Tuesday, February 25, 2014

One door closes...

When I 're-entered' the workforce three months ago, I was looking forward to having some adult interaction and time out of the house that didn't revolve around preschool or elementary school routines, or plain old grocery shopping. Starting on a minimum wage of $9.42 an hour, with part-time shifts, I knew I wouldn't be bringing home riches but told myself it would be a good way of easing back into work again.

The shifts I was hired to do were from 6-10pm, three nights a week, and longer shifts on Saturdays when I was available. This was perfect because it gave J time to get home from work (still a rush for him) and be with the Faery and Miss Pie. My financial contribution to our household would be tiny, but at least my self-esteem would feel a little better about the status quo. Even better, it was within walking distance so tussles over who would get the car on Saturdays weren't an issue.

On my first day - in the deli department of a national supermarket chain - warning bells sounded when several other staff members asked which department I'd be in, and then expressed no surprise, mentioning a high staff turnover in the deli department. High staff turnovers are not usually a good sign, are they?

However, I was determined to make it work. I enjoyed chatting to the other team members as we worked, and hearing various life stories. Likewise with the customers. It was one of the things I enjoyed about my time as a pub wench in London, too. I used to mentally file away little details about characters I met, for that book I planned to write.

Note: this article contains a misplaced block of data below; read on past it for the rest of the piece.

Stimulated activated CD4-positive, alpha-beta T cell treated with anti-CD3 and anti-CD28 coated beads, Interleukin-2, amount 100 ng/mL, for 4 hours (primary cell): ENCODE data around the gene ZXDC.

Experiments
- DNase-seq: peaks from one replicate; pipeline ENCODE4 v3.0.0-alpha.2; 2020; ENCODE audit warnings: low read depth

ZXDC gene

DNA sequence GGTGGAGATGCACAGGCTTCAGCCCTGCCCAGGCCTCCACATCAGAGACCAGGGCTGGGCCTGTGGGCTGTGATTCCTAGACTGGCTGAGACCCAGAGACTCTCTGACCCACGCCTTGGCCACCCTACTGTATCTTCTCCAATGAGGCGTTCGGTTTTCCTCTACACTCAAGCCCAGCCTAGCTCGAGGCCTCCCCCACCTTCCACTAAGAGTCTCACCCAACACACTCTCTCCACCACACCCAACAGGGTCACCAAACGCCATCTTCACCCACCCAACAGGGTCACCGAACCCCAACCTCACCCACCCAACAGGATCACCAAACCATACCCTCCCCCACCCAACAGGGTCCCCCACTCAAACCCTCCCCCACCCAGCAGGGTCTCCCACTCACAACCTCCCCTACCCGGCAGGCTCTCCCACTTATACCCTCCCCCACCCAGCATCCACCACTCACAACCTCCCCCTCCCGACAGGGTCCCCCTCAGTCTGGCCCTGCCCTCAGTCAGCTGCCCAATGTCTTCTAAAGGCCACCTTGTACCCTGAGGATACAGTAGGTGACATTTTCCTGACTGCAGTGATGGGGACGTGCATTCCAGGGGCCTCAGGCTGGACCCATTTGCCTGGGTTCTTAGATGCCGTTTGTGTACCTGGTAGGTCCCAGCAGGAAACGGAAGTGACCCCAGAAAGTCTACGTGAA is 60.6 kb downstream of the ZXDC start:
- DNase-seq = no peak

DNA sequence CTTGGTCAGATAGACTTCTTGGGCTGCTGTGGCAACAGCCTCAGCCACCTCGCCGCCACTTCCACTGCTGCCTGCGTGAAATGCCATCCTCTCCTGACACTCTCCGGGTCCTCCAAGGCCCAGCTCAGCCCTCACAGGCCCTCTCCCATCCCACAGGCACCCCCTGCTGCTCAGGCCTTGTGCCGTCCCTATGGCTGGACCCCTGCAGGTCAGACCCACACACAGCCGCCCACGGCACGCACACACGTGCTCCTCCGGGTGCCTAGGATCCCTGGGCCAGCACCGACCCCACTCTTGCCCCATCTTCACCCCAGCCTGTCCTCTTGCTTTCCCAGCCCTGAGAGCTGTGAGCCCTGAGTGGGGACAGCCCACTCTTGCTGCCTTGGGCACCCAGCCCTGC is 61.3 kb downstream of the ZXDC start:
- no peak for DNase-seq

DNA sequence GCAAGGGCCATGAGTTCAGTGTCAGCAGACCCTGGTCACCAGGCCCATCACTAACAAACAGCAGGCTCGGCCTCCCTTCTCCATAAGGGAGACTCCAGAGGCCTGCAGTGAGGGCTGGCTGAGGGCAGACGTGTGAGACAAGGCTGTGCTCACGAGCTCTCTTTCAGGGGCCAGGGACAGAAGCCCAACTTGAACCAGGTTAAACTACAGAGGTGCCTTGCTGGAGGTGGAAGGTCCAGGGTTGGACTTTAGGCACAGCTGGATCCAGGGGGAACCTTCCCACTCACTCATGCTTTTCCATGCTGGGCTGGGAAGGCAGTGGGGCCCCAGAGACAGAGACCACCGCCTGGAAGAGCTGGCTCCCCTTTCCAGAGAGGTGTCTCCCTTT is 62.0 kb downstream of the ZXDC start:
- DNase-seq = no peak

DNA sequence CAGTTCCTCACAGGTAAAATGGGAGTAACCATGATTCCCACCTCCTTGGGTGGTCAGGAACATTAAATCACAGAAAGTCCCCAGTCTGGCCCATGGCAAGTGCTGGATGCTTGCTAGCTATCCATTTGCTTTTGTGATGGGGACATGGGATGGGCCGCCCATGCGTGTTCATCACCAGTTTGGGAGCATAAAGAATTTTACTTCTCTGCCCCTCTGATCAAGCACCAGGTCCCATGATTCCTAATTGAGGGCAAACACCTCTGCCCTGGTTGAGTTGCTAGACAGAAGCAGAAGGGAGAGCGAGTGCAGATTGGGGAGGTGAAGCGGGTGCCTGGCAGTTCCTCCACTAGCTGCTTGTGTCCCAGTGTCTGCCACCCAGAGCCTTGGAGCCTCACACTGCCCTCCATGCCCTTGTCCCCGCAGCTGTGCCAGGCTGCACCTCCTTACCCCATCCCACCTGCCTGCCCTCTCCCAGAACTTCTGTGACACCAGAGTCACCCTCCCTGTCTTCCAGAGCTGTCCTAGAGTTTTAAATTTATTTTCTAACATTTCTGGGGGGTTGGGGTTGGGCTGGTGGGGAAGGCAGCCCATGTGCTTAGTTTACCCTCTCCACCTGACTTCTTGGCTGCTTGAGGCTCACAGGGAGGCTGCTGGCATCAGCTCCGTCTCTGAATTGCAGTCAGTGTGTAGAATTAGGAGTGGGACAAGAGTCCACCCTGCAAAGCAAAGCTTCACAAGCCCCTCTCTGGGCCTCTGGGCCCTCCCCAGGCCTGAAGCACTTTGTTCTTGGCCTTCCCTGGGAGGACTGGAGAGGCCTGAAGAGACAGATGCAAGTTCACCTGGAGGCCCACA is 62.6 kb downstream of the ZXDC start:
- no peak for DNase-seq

On my third day, I was given seven large garbage pails to hose out. Bins that each had a good week's worth of chicken juice, flaked off meat, old cheese and sandwich bar scraps stuck to the inside. I don't need to describe the smell, or vomit factor. On that shift, I realised the job was going to be a little harder to like than I'd anticipated.

Over the next couple of months, though, I gradually got used to the tasks I had to perform on those evening closing shifts. Customer service was only a small part of it, as sales tend to taper off after 8pm. Much of the job was about cleaning the deli and getting it ready for the next day. Pulling apart meat and cheese slicers to clean, washing dishes, discarding the day-old pre-made sandwiches, washing dishes, hosing down large chopping boards, washing dishes, cleaning out the hot soup counter, washing dishes, wiping the greasy fingerprints and spills from the many windows of the display cases, washing dishes, emptying the garbage, washing dishes, and cleaning the floors.

Good times. You don't want to know what the soles of my shoes looked like at the end of each shift, or how my apron smelled. My muscles ached in ways they hadn't in many years.

Do I sound like a princess? I hope not. I certainly never felt that I was too good for the job. I viewed it as honest work, humbling, and a good reminder of how lucky I am - that for many people, this was how they earned a living, and it was their only option.

The strange thing is, even though I wasn't exactly loving it, I was determined to make it work. I've never walked out of a job - I've always finished on good terms, because I was either moving to a new city, or into a new field, professionally.

The customers seemed to dig that I'm Australian (a novelty, compared to my London pub days), and overall feedback from upper management was that they were all super happy with me. "... best new hire in a long time", was one quote.